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After dropping rape charge, prosecutors don't plan to file new case against Boise officer

Boise Police Officer Eric Simunich, 43, had faced the rape charge in connection to an off-duty event Oct. 13.
Credit: KTVB
File image of the logo on a Boise police vehicle.

BOISE, Idaho — Prosecutors have decided not to file a new charge against a Boise police officer, after dropping a rape charge against him in October.

“The evidence we have is still not sufficient to go forward with charges,” Twin Falls County Prosecutor Grant Loebs, who was on the case, told the Idaho Press Thursday.

Boise Police Officer Eric Simunich, 43, had faced the rape charge in connection to an off-duty event Oct. 13. Prosecutors said he met a woman online and, following a dinner date with her that night, raped her at her home. The woman reported the incident to the police and met with a sexual assault nurse, and three days later a judge issued a warrant for Simunich’s arrest. Simunich, a 19-year veteran of the Boise Police Department, turned himself in the same day.

RELATED: After rape charge dropped, Boise officer remains on leave pending results of investigation

Simunich has been on paid leave since October and won’t return to work until the police department concludes an internal investigation, department spokeswoman Haley Williams said.

The Ada County Prosecutor’s Office asked the Twin Falls County Prosecutor’s Office to handle the case, to avoid a conflict of interest since Simunich is a Boise police officer. Two days before the scheduled preliminary hearing, Oct. 23, prosecutors from that office moved to dismiss the charge against him, saying they needed more evidence before they could go forward with the case. The judge granted the motion.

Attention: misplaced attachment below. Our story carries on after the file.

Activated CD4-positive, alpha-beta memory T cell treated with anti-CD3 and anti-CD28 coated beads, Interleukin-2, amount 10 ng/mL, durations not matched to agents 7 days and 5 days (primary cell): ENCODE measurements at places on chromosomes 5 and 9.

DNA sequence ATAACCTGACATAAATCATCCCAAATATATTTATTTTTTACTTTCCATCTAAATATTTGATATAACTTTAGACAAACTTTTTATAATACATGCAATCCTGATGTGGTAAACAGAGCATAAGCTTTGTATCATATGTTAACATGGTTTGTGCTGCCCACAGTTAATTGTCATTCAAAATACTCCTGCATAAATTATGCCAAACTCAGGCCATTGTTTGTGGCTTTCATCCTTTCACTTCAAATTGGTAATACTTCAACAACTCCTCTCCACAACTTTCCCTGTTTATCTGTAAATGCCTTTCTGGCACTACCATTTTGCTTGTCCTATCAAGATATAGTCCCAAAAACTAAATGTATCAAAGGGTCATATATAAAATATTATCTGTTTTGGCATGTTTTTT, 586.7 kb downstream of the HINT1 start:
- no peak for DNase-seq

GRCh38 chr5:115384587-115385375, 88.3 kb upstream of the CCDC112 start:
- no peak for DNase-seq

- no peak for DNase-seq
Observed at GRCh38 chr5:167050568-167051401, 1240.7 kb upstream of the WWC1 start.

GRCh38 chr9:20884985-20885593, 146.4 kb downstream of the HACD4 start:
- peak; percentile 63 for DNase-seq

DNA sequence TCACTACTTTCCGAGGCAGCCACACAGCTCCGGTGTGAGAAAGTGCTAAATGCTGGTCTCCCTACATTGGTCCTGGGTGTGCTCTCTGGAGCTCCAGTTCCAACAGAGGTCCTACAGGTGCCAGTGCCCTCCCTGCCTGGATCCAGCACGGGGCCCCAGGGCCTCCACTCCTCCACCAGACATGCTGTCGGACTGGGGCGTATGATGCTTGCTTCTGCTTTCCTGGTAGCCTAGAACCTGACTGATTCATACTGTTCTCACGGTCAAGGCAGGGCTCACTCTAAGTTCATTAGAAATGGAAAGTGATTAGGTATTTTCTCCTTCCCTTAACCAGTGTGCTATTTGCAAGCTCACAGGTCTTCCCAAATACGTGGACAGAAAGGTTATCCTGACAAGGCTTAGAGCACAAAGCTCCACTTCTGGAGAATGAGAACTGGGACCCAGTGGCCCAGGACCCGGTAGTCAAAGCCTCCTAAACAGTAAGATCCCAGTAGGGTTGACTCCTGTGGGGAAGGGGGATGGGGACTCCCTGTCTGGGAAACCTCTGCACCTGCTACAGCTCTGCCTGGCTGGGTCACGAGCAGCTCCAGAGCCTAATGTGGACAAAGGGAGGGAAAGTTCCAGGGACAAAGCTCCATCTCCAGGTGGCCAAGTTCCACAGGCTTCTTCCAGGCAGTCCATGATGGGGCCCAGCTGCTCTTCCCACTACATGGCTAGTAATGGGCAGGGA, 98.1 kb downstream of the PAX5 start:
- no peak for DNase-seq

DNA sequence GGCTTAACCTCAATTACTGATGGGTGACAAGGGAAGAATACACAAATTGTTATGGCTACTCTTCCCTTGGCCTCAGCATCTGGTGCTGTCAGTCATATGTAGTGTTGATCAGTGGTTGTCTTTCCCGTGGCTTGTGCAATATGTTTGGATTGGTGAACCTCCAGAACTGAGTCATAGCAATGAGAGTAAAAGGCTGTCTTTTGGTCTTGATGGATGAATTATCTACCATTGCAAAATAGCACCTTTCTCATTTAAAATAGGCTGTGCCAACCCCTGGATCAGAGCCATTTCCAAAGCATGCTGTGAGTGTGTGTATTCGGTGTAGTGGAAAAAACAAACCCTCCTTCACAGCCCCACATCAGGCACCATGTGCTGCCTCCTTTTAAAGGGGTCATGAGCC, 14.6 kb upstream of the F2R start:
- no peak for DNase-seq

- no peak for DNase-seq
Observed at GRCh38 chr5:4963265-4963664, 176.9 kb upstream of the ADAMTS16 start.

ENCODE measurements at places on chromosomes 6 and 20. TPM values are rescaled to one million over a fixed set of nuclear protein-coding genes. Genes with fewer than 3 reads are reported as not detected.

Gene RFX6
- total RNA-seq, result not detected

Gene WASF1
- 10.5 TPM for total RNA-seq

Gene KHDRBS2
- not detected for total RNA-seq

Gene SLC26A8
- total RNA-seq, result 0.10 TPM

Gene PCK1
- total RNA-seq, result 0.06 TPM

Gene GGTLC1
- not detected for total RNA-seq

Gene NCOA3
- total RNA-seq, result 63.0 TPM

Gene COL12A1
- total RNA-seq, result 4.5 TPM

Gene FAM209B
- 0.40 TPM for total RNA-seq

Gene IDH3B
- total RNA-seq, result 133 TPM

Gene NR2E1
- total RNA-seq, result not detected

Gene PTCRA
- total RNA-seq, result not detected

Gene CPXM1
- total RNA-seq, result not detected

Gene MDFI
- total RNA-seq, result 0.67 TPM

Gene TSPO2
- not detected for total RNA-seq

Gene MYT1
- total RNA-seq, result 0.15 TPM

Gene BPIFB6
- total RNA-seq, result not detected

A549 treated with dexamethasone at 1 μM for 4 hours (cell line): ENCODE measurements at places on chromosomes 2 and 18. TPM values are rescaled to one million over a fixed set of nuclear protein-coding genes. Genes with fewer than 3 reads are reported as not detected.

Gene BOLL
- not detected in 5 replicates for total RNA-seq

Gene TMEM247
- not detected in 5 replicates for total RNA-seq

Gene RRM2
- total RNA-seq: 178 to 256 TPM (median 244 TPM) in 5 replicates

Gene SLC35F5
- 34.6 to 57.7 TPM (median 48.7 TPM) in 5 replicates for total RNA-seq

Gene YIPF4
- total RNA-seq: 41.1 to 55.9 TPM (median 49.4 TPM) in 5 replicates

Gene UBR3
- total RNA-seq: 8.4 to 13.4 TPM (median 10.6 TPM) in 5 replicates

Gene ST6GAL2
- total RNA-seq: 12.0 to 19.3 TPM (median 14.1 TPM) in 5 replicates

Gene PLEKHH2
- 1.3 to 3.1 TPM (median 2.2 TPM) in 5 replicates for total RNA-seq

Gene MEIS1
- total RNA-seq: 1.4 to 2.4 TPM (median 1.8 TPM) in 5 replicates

At the time, Loebs said his office might file another charge if prosecutors had sufficient evidence.

RELATED: Rape charge against Boise officer dropped, but he remains under investigation

The Ada County Sheriff’s Office continued to investigate the case for months. That investigation concluded at the end of January, according to sheriff’s office spokesman Patrick Orr.

While Loebs said his office is not waiting on any further information from police, he said until the statute of limitations runs out on a given crime in any case, new evidence could still come to light that would prompt prosecutors to file a charge. In Idaho, there is no statute of limitations on rape.

“Eric Simunich did not commit any crime,” said Scott McKay, Simunich’s attorney, on Thursday. “He is innocent. An experienced prosecutor was brought in to review the case back in October, and he dismissed the charges. I was confident any further investigation would only confirm that dismissing the case was the right decision. I’m pleased for Eric and his family the matter is now concluded.”

With the county’s criminal investigation complete, the Boise Police Department has put in a formal request for the report, Williams said in an email Thursday, so it can conduct an internal investigation.

Once prosecutors had all the evidence before them, they decided they would not file a new charge against Simunich, Loebs said.

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